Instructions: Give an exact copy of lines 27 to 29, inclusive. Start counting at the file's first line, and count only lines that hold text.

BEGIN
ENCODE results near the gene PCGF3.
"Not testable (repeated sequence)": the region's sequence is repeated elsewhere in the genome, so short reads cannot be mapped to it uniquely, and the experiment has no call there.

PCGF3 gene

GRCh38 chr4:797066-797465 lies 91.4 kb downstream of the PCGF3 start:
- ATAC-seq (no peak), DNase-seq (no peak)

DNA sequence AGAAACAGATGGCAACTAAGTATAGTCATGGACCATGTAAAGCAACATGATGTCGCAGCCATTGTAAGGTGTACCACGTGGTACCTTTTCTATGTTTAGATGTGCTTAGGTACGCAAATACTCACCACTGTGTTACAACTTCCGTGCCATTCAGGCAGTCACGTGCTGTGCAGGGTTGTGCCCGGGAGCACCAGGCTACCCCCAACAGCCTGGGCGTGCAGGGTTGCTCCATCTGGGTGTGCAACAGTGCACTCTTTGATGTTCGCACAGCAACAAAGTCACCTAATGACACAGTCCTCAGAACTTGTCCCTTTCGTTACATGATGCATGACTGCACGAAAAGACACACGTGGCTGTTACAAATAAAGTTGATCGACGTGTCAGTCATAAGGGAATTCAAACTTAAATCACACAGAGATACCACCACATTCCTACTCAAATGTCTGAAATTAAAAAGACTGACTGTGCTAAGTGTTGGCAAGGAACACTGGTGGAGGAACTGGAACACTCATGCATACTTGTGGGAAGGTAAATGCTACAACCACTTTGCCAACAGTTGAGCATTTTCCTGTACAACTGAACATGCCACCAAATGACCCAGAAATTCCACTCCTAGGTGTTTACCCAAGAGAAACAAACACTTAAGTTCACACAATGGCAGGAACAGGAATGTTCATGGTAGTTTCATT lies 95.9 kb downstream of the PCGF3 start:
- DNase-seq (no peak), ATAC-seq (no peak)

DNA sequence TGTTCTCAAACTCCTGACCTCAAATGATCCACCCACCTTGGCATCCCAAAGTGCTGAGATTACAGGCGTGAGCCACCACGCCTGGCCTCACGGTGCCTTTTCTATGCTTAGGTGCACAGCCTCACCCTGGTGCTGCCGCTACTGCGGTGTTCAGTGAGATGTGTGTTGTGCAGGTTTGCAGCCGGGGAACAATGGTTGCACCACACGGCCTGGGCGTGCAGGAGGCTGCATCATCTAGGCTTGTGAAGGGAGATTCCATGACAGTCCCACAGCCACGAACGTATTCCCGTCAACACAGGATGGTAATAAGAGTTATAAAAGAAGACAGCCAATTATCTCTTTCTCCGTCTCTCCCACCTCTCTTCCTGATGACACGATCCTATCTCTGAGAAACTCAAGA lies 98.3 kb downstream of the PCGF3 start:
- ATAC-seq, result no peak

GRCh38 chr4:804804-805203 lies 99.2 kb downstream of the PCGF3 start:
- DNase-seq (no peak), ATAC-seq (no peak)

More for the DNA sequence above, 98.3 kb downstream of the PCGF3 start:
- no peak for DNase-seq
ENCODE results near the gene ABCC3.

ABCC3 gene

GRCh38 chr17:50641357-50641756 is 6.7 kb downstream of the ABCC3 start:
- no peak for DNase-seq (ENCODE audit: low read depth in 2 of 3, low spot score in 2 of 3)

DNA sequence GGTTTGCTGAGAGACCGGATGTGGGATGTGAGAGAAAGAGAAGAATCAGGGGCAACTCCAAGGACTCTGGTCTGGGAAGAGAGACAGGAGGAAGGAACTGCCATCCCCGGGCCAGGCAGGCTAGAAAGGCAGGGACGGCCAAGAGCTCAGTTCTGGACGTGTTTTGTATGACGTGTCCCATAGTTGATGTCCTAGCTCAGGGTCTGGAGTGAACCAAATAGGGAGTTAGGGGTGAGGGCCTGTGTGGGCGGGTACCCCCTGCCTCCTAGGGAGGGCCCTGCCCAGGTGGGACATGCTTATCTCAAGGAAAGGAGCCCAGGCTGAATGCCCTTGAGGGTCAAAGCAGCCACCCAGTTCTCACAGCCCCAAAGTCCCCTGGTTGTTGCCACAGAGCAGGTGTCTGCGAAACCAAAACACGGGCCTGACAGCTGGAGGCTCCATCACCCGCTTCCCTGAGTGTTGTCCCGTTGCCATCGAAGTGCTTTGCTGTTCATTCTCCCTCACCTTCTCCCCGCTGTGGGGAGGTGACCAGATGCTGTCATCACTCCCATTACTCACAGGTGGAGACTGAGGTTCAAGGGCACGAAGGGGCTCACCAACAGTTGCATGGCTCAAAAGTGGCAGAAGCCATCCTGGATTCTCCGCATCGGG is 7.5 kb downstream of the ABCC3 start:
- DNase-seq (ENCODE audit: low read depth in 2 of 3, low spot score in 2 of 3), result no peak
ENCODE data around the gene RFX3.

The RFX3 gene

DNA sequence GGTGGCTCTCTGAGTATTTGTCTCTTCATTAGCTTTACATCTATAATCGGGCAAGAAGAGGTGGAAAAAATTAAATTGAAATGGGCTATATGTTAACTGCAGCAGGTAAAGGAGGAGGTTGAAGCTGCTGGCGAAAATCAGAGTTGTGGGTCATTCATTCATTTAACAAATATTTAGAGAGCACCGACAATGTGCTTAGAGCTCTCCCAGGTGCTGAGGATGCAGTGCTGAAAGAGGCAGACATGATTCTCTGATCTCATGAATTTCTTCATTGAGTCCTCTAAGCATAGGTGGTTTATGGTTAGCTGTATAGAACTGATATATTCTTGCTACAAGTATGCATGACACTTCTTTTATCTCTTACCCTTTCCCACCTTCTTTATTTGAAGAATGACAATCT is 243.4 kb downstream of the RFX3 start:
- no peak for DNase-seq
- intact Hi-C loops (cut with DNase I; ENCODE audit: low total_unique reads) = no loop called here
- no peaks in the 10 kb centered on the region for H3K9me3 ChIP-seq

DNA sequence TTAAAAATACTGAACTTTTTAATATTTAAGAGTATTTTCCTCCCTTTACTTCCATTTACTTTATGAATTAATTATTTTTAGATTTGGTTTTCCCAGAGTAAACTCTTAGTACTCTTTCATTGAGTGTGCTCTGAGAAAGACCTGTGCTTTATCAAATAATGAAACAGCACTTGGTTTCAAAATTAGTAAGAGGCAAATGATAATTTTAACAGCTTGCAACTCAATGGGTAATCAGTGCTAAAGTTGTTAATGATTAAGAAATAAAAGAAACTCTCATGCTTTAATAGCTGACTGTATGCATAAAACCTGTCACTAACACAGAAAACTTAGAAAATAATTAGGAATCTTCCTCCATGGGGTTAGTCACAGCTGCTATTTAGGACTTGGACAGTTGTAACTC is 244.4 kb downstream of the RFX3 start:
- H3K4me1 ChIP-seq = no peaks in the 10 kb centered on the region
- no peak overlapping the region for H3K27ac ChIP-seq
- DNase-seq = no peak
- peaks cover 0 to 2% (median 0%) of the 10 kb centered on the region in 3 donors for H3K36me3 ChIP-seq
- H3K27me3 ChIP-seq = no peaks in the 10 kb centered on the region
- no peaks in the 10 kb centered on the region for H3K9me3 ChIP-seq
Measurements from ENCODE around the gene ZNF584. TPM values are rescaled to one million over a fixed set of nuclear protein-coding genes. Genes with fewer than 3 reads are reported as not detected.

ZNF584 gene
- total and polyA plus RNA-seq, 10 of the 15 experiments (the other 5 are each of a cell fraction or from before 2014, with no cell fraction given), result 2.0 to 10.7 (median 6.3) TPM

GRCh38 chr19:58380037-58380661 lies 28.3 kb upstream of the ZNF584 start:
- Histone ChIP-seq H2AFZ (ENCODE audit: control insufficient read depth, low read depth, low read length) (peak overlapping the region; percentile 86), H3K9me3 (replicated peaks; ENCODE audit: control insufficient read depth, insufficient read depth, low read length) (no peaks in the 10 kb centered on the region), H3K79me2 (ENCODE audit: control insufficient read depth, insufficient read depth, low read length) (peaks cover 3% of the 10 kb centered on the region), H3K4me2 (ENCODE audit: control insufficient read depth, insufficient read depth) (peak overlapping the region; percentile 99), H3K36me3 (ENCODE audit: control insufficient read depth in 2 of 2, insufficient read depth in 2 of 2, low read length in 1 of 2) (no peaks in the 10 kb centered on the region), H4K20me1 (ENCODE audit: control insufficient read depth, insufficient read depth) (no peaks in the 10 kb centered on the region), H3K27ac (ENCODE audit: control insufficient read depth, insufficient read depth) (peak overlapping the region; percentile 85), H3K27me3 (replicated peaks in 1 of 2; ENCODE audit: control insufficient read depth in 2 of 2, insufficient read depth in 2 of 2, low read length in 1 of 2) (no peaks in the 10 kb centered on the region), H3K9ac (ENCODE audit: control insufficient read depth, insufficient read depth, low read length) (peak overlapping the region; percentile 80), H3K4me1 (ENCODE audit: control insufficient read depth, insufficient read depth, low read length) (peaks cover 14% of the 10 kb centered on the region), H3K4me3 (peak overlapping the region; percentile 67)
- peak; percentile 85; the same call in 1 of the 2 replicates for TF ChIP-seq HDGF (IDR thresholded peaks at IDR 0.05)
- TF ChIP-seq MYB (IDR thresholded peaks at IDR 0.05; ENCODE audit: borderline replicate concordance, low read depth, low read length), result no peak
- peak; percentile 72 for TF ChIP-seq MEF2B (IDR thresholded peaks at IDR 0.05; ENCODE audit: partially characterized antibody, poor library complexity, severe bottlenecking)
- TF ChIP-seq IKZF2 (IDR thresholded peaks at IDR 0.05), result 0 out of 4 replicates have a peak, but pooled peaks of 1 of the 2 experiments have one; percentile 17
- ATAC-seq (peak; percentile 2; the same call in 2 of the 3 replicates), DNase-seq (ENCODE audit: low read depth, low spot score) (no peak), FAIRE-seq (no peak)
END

- H3K4me1 ChIP-seq = no peaks in the 10 kb centered on the region
- no peak overlapping the region for H3K27ac ChIP-seq
- DNase-seq = no peak